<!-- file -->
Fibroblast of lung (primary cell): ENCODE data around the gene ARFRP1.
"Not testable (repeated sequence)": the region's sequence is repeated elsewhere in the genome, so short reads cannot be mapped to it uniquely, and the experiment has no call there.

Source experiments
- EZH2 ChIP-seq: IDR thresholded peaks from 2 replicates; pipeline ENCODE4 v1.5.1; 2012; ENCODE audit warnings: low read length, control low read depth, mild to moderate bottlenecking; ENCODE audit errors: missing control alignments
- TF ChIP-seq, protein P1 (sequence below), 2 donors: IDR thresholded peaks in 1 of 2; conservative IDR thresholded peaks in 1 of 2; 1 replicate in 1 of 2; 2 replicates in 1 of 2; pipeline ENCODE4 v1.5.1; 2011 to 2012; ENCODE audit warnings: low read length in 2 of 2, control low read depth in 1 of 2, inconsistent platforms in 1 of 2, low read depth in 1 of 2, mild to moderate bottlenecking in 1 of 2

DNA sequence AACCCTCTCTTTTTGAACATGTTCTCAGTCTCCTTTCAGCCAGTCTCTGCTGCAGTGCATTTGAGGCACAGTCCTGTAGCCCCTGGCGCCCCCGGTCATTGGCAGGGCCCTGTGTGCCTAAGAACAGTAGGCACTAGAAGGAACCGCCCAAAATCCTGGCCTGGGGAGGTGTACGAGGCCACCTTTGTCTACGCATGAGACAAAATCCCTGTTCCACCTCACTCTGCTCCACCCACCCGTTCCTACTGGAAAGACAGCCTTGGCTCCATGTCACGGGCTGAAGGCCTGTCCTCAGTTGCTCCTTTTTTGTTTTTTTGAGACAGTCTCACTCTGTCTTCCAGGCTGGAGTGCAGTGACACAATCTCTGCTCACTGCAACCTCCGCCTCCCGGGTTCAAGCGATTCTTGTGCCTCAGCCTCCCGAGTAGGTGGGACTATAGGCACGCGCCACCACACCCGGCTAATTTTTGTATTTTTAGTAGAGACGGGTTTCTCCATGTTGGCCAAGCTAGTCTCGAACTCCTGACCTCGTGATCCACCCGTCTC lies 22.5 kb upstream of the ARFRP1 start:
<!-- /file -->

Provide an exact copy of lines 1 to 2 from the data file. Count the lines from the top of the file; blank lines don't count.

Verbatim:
Fibroblast of lung (primary cell): ENCODE data around the gene ARFRP1.
"Not testable (repeated sequence)": the region's sequence is repeated elsewhere in the genome, so short reads cannot be mapped to it uniquely, and the experiment has no call there.